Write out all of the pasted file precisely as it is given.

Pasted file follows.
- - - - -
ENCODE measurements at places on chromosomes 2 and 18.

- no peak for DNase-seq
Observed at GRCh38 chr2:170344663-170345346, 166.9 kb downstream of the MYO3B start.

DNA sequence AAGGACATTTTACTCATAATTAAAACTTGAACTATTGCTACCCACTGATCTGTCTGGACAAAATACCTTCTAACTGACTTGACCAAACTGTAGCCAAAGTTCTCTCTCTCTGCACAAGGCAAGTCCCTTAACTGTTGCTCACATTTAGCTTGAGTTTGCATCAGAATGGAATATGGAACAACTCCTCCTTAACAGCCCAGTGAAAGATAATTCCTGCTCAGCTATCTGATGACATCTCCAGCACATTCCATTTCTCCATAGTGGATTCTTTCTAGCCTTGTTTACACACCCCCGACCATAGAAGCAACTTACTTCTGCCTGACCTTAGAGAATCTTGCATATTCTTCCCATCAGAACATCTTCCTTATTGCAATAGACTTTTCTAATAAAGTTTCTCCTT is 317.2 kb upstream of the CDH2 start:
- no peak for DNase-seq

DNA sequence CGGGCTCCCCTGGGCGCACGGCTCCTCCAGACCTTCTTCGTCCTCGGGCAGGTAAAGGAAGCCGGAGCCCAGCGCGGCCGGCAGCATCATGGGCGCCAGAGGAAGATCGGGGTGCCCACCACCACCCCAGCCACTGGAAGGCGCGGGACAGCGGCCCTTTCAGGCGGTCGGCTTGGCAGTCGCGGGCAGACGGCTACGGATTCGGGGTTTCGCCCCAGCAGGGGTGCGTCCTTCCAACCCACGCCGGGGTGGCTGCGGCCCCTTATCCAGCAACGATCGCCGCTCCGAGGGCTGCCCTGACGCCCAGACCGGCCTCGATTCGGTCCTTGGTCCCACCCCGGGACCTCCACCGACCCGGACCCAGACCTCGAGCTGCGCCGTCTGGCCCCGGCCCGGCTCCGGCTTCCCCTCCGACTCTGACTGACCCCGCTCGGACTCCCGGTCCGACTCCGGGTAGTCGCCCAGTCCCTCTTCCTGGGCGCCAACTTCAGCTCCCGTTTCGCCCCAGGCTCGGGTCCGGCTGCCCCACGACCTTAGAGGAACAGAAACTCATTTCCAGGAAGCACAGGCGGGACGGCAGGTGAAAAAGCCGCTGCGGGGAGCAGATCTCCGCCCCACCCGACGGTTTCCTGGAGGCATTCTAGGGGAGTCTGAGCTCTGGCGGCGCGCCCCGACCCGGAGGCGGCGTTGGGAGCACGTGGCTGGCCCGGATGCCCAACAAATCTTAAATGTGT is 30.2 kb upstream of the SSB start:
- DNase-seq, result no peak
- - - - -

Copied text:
ENCODE measurements at places on chromosomes 2 and 18.

- no peak for DNase-seq
Observed at GRCh38 chr2:170344663-170345346, 166.9 kb downstream of the MYO3B start.

DNA sequence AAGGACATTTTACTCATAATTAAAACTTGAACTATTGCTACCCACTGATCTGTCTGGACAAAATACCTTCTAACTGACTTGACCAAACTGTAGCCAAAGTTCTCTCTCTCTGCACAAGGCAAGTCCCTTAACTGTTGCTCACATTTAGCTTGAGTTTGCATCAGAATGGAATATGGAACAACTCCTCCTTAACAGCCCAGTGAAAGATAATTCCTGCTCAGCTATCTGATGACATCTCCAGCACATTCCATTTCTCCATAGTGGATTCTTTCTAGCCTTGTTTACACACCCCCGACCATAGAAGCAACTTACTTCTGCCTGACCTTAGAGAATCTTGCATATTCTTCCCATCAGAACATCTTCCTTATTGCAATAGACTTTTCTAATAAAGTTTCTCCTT is 317.2 kb upstream of the CDH2 start:
- no peak for DNase-seq

DNA sequence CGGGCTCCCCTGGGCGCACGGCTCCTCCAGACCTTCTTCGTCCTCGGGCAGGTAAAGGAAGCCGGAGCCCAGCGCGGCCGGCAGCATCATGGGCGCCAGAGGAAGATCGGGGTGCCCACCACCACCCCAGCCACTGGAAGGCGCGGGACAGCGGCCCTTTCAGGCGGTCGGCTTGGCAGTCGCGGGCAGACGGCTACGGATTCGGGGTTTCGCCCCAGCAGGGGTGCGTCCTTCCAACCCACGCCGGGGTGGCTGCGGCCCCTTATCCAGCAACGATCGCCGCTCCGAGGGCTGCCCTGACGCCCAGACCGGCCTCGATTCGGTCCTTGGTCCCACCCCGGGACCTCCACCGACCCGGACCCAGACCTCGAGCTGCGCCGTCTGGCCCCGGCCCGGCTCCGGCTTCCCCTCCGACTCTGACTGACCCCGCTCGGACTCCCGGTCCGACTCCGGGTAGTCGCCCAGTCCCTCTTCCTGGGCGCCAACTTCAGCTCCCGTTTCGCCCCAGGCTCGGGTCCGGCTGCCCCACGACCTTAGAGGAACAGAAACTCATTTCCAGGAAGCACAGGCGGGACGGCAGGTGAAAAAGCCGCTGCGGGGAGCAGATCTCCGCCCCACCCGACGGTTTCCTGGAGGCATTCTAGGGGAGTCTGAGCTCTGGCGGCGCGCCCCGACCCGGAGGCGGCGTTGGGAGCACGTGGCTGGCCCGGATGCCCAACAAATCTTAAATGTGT is 30.2 kb upstream of the SSB start:
- DNase-seq, result no peak